In a rampage against potentially harmful food additives, the European Parliament recently voted to reduce colouring used in cheeses made in the community by 80 per cent.
The British dairy industry, already feeling persecuted by EC restrictions on cheesemaking facilities and unpasteurised cheese, is anxiously awaiting a final verdict from the EC Council of Ministers. Certainly, a growing number of consumers now prefer foods without additives as part of increasing awareness of diet and health.
What makes Red Leicester red is annatto, a tasteless, natural vegetable colouring extracted from the seeds of a bush grow in the tropics. It is believed (but not proved) to be harmless unless tons of cheese were consumed by an individual.
But the consequences will be fatal for Red Leicester, with its trademark ruby-orangey hue, if the EC Council ratifies the parliament's recommendation severely to restrict annatto's use.
'It would wipe out a traditional cheese,' says Ed Komorowski, technical director of the Dairy Trade Federation. 'It is such a huge reduction that in no way will the resulting cheese look anything like the current Red Leicester.'
Red Leicester and other affected British cheeses - Double Gloucester, coloured Cheddars, Red Cheshire and Shropshire Blue - would be rendered creamy white or, at best, a dirty yellow. Centuries of British cheesemaking tradition would be ended in one fell swoop.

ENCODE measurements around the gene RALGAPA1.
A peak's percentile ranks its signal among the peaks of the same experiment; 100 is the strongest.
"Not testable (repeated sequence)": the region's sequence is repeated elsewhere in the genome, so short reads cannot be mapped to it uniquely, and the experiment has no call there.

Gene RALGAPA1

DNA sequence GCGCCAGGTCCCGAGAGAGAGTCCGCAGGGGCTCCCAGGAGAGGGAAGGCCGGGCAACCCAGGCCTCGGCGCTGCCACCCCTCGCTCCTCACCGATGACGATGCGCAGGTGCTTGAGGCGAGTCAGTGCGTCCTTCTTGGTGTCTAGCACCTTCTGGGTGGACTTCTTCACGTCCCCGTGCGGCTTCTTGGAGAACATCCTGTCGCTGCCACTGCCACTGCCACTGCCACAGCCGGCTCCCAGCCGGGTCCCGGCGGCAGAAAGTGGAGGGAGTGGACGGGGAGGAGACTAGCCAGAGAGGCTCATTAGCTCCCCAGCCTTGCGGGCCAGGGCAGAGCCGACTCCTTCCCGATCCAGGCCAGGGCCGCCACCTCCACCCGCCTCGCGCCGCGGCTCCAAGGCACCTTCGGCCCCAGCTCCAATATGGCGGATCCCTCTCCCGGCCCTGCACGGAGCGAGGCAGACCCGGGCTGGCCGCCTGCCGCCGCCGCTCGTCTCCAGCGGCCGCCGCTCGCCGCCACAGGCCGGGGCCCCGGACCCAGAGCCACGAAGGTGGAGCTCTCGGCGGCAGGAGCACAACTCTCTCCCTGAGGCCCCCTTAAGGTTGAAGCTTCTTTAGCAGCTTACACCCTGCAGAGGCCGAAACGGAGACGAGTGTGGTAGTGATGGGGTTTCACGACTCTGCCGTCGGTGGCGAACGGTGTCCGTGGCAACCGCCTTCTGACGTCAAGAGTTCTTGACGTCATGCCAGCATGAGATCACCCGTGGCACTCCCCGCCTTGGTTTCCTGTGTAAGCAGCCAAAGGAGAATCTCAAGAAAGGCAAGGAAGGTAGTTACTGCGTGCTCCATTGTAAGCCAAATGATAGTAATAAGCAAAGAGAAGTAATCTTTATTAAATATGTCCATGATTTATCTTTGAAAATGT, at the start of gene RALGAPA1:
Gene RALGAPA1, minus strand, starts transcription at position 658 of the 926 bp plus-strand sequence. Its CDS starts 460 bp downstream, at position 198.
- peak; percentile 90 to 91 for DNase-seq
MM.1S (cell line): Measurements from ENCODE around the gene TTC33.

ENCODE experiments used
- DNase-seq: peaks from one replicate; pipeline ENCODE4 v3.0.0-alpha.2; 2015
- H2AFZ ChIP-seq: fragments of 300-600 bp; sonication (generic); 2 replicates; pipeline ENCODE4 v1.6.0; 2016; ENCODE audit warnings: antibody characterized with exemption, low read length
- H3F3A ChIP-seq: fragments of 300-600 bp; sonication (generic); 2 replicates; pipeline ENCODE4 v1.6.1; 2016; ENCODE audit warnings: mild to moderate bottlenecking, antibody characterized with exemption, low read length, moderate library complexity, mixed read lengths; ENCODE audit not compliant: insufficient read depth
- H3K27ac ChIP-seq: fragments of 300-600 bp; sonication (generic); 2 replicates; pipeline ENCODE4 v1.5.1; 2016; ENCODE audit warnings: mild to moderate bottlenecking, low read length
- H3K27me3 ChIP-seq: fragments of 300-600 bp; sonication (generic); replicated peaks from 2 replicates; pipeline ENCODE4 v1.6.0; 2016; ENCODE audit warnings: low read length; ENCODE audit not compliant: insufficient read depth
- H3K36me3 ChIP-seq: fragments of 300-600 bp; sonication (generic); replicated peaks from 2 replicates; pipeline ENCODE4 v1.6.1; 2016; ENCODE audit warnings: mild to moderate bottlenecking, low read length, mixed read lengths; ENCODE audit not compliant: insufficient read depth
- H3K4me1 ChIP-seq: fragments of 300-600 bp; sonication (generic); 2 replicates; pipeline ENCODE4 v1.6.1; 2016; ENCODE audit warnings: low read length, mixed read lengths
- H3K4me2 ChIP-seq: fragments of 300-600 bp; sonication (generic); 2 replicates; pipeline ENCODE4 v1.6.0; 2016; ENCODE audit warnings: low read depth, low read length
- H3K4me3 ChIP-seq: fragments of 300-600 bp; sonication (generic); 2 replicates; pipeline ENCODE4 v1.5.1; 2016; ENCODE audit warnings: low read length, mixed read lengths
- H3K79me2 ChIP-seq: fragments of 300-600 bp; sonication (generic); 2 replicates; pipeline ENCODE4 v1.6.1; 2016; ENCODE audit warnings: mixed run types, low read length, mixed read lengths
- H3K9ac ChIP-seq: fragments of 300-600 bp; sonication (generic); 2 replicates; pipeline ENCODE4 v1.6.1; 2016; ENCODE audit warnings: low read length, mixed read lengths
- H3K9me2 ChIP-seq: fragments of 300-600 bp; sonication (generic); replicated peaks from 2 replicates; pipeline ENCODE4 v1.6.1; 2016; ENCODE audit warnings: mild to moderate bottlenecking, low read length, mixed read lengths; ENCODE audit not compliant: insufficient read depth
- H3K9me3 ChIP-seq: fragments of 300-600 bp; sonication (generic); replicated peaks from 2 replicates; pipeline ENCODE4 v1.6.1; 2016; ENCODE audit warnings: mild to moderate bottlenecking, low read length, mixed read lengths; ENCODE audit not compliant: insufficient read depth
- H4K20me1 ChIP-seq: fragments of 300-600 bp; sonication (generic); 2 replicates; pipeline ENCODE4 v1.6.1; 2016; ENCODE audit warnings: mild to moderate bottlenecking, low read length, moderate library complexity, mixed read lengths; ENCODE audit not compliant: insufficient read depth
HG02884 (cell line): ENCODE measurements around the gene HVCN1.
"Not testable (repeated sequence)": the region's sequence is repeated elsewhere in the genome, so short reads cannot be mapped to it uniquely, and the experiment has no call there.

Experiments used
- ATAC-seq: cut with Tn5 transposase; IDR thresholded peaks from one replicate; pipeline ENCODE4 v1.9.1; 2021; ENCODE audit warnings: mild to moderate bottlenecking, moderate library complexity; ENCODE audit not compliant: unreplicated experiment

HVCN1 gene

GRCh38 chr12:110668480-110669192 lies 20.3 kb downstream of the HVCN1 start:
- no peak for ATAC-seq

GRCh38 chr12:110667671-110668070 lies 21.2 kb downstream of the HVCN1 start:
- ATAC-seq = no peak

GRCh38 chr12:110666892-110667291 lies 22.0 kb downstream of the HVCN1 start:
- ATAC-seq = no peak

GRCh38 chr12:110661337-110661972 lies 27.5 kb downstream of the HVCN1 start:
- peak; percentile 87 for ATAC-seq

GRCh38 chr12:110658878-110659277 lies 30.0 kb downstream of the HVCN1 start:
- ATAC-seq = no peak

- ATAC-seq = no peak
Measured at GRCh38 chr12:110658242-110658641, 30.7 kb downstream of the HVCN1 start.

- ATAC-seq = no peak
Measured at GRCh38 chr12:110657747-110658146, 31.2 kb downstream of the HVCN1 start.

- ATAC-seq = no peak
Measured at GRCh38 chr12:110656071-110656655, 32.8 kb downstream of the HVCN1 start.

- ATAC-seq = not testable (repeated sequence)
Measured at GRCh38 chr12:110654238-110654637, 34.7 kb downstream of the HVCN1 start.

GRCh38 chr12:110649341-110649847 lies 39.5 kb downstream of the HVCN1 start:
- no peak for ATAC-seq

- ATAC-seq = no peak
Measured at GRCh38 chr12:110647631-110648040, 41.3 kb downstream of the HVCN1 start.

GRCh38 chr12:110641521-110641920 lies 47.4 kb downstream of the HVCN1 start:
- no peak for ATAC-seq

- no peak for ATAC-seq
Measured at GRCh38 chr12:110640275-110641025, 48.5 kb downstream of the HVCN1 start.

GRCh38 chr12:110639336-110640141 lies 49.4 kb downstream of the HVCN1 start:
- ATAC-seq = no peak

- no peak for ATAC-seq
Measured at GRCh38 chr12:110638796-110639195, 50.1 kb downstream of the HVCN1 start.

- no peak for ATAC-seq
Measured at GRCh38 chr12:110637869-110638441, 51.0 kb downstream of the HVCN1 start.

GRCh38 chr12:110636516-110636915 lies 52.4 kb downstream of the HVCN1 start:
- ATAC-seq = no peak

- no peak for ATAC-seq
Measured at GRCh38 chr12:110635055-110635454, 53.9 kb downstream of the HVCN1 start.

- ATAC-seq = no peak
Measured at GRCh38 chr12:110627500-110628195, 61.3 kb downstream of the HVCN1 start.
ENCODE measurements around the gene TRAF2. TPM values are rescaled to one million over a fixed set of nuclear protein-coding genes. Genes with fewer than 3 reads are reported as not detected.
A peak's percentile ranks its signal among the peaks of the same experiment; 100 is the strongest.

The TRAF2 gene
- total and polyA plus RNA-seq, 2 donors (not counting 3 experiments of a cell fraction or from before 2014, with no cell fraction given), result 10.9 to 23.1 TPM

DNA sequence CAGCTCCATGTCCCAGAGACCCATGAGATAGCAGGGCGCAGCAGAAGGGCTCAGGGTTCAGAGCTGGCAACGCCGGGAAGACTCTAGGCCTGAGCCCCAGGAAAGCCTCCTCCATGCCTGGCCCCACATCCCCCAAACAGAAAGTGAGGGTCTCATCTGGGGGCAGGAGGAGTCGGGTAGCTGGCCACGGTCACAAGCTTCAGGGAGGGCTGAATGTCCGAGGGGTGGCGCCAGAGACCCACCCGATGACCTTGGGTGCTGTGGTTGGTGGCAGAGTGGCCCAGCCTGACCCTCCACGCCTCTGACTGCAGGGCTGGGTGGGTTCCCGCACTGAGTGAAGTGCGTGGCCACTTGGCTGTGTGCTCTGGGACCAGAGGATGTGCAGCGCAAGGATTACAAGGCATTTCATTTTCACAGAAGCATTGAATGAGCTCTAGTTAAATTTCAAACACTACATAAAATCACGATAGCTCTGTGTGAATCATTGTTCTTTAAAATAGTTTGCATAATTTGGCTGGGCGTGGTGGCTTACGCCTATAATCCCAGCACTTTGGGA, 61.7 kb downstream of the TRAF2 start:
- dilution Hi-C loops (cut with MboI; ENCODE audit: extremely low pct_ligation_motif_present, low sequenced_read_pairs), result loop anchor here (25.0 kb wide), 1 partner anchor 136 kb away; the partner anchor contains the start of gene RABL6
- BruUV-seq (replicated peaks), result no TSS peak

Those who view cheesemaking as an art form are irate at the prospect of cheeses being stripped of their main identifying characteristic - especially since regional cheeses have enjoyed a surge in popularity in recent years and production of small farmhouse varieties is rising.
British coloured cheeses date back to the 17th century, when saffron was used by West Country farmers to give their simple, skimmed-milk cheeses a richer appearance. The World Atlas of Cheese says that annatto was found in the 18th century to be a cheaper colouring than saffron and more permanent than carrot juice. Since then it has been the most widely used.
Coloured cheeses account for around 9 per cent of Britain's cheese consumption, with about 17,000 metric tons produced in the year to March. Dairies believe people buy them, especially Red Leicester, to add colour and variety to the cheeseboard, with taste being secondary.
The domestic dairy industry feels especially aggrieved that annatto, which it considers harmless, has ended up on the blacklist because only Britain and the Netherlands - which produces Gouda cheese - would be affected by a ruling against it. They are having a hard time drumming up support for their position from other EC members.
About 30 British dairies, from Dairy Crest and Express to small farmhouse operations, produce coloured cheeses. Dairies which depend on coloured cheese for much of their business could be threatened, says Mr Komorowski.
'If Red Leicester and the other coloured cheeses disappear, consumers might substitute continental soft cheeses or waxed cheese like Edam for variety on the cheeseboard, and British jobs would be lost,' he warns.
Lobbying by trade bodies continues, but Red Leicester's fate hangs in the balance, with no date set yet for an EC Council decision.
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